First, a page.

The Census of India 2011, Preliminary Results are out!
I am an ardent admirer of India’s mega administrative exercises – the Decennial Census, the General Elections, the Pulse Polio Campaign, the Total Literacy Movement, etc. The sheer scale of these is mind-boggling. The 2011 Census aimed to count over 1.2 billion people, filling up over 300 million “household schedules”, all in a period of thirty days. This was achieved by employing government school teachers as enumerators – over 2.7 million of them.
I first encountered the Census Operations in 1981, when I was still finishing my last term at the IIM Ahmedabad, but as it had few classes, I had gone off to Jawaja, the IIMA’s rural development project in Ajmer. This time, the Census was happening in the middle of my Shodh Yatra. The Census begins with a mass awareness campaign, and I could see several hoardings all along. Apart from generally informing everyone that a Census is on, there were special messages for ensuring the enumeration of the disabled, for example.
A bunch of demographers spend many years trying to ensure that the questions and the responses thereon are precise and coded. The household schedule is translated into 16 languages, in addition to Hindi and English. The enumerators are trained and each is given a manual of instructions. In one of the schools we visited near Dalli Rajhara in Chhattisgarh, the school teacher was absent, as he was away on “Census duty”. Then there is the house listing operation, where every habitation is given a serial number and that number is painted on its exterior using “geru”. The next day, I managed to catch one enumerator doing this in Jamgaon village in Dhamtari district.
Then comes the actual household canvassing of the schedules, for which the enumerators go to all the houses in their assigned area, between February 8 and 28 of the Census year. This Census, there were a total of 14 questions, covering name age, gender, religion, languages spoken, education level, marital status, employment status and occupation, place of last residence (to cover migration), housing amenities, disability status if any. I was lucky that when Siddharth and I came back to his house in Bolpur after we visited Shantiniketan, an enumerator and a supervisor turned up for the Census. I requested them if I could see the schedule and they proudly showed me the neatly printed form (in this case in Bangla and English). As they got Siddharth to answer the questions, I took pictures.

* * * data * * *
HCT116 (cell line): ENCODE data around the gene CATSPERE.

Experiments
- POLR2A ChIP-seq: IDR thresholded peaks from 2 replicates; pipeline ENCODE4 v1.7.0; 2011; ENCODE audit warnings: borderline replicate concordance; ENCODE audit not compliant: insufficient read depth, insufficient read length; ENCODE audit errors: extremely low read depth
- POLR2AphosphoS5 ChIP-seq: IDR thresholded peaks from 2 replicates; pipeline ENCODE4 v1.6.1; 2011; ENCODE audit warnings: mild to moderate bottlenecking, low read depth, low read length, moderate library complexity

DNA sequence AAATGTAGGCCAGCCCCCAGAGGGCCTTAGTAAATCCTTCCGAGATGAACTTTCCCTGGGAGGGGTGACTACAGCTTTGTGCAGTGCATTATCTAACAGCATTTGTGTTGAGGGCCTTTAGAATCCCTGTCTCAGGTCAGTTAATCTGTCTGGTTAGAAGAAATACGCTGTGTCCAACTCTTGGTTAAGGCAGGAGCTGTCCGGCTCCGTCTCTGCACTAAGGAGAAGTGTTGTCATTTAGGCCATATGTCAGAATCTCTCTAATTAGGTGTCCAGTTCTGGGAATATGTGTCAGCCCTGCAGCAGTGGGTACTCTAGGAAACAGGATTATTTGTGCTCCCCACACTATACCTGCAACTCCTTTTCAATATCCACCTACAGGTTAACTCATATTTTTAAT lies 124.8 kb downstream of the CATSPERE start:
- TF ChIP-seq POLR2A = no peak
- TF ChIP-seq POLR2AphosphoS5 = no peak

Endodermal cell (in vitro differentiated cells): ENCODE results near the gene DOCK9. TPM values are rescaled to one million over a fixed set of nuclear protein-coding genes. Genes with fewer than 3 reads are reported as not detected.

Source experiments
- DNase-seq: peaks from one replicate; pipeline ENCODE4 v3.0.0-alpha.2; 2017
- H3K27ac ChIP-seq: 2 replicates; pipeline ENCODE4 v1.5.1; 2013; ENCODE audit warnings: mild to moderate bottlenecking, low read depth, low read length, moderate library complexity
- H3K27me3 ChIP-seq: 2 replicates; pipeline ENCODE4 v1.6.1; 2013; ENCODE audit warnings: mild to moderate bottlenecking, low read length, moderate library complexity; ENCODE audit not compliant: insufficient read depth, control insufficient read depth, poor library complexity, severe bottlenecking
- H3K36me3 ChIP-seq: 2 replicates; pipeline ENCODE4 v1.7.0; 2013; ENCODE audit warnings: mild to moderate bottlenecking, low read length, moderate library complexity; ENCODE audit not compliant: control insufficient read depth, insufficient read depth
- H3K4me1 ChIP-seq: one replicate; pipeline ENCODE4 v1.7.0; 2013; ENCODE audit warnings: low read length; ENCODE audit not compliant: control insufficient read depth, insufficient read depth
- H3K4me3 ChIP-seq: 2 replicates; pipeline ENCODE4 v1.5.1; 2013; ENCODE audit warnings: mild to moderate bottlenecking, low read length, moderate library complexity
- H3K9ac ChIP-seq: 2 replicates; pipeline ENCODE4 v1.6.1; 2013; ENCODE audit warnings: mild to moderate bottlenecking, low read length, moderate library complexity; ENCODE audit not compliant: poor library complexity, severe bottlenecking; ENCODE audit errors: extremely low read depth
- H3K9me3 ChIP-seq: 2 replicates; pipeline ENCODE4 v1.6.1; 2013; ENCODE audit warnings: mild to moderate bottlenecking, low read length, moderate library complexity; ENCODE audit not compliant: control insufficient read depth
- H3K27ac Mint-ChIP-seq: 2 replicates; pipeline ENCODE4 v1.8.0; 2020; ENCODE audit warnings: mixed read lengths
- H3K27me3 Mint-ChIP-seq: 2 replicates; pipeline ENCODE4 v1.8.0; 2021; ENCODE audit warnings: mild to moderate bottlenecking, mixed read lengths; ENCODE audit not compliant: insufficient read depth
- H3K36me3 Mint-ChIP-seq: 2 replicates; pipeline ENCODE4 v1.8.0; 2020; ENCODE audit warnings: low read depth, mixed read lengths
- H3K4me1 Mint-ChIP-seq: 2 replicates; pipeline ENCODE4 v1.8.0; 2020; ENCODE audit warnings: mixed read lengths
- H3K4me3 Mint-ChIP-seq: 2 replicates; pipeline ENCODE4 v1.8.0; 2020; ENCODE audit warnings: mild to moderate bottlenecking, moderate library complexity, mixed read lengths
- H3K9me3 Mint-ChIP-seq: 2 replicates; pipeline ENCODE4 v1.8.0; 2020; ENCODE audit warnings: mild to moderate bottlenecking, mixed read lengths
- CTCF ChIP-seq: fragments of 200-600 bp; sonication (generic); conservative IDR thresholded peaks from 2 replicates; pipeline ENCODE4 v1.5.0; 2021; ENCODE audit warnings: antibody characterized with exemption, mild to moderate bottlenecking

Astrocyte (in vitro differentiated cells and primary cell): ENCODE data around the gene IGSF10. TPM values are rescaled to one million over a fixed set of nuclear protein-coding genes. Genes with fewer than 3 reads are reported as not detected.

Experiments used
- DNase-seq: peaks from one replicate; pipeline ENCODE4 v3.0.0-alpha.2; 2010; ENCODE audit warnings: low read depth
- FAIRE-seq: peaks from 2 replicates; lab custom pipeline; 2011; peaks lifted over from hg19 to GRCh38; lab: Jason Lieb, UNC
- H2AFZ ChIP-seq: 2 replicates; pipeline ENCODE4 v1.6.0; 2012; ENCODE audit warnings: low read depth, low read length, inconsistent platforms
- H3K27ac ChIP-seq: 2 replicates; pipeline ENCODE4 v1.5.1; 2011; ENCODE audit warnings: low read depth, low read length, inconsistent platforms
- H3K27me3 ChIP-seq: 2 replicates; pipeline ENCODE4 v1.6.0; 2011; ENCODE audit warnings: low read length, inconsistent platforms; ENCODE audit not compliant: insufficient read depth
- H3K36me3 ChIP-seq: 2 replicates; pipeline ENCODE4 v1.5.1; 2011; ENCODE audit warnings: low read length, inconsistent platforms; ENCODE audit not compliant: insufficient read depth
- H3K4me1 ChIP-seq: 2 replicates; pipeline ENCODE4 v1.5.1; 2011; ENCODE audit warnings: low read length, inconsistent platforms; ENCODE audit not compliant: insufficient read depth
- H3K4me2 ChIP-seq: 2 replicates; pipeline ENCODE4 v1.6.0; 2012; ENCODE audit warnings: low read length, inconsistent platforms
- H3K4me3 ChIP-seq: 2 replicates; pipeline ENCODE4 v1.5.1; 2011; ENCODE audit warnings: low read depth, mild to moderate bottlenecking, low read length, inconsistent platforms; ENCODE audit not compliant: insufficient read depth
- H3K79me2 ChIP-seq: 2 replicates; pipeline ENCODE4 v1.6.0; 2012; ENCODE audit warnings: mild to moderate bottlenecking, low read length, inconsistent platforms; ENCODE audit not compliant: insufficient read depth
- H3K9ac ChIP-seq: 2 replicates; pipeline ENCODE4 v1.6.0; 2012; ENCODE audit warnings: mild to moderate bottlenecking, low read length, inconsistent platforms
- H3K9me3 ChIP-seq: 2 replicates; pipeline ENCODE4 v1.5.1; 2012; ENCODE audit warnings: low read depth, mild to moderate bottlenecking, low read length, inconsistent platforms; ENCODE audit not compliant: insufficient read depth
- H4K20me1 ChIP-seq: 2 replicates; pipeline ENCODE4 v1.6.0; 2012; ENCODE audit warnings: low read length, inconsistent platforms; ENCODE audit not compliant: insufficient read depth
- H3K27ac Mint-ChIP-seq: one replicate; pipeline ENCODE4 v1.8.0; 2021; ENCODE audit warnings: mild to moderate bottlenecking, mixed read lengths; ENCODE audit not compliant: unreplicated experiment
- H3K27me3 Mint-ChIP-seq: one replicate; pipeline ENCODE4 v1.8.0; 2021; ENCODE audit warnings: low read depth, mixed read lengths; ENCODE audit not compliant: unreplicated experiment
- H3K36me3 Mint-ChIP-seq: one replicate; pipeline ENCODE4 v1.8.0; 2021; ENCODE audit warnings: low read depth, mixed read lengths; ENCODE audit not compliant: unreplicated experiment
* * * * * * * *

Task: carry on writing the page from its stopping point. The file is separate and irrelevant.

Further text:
The enumerators were pleasantly surprised at my fuss, and I managed to explain to them why I found the Indian Census so important. Apart from yielding very important aggregate and category-wise data for all kinds of planning, to me it represents the elemental gesture of the Welfare State reaching out to each citizen, recording her/his existence, by name. Eventually, this is the basis for all entitlements.
The enumerators also go to institutions – orphanages, prisons, and of course school and college hostels. The most touching aspect of the Census is the counting of the homeless, which I missed seeing this time but had seen in 1991. On the night of February 28 of the Census year, lakhs of enumerators go out to every nook and cranny of each city and town, combing pavements, platforms, bus-stops and railways stations, abandoned sheds and even graveyards, to look for homeless and count them. It is easy to be cynical about the State, but the fact that we have now been doing a Census successfully for over a Century is a matter to be applauded.
And quite wonderously, by early April, within just a month of the closure of the household canvassing, the preliminary results are out! We are over 1.21 billion of us Indians, one in every six human beings on Earth! There was some good news – the population growth rate in the last decade has come down to 17.64%, which is a steep drop from 23.87% in 1981-91 and 21.54% in 1991-2001. Surely, the aphorism that “development is the best contraceptive” is beginning to be proven right. Literacy percentages have gone up, especially for women, which is the result of high enrolment rates for girls in school. But enhanced incomes and literacy do not seem to always translate into positive social outcomes – the female to male ratios are shocking low in developed states like Haryana and Punjab, while Jharkhand and Nagaland seem to be much better off on this front. The underlying cause, the male child preference of people in the northwestern states may still take a decade or more to correct itself. But serious corrective action must be taken, before this becomes a China like situation.
One has to await the detailed results. I personally look forward most to what are called the “General Economic Tables” which not only give the number of person employed in the main occupations – agriculture, industry, but also later according to three digit National Industrial Classification codes. So one can find out, for example, how many persons are engaged in mining in Dhamtari or in fishing in the Sunderbans. Looking forward…
In case you are interested in looking through the treasure trove of data from past Indian Censuses, visit www.cesnsusofindia.in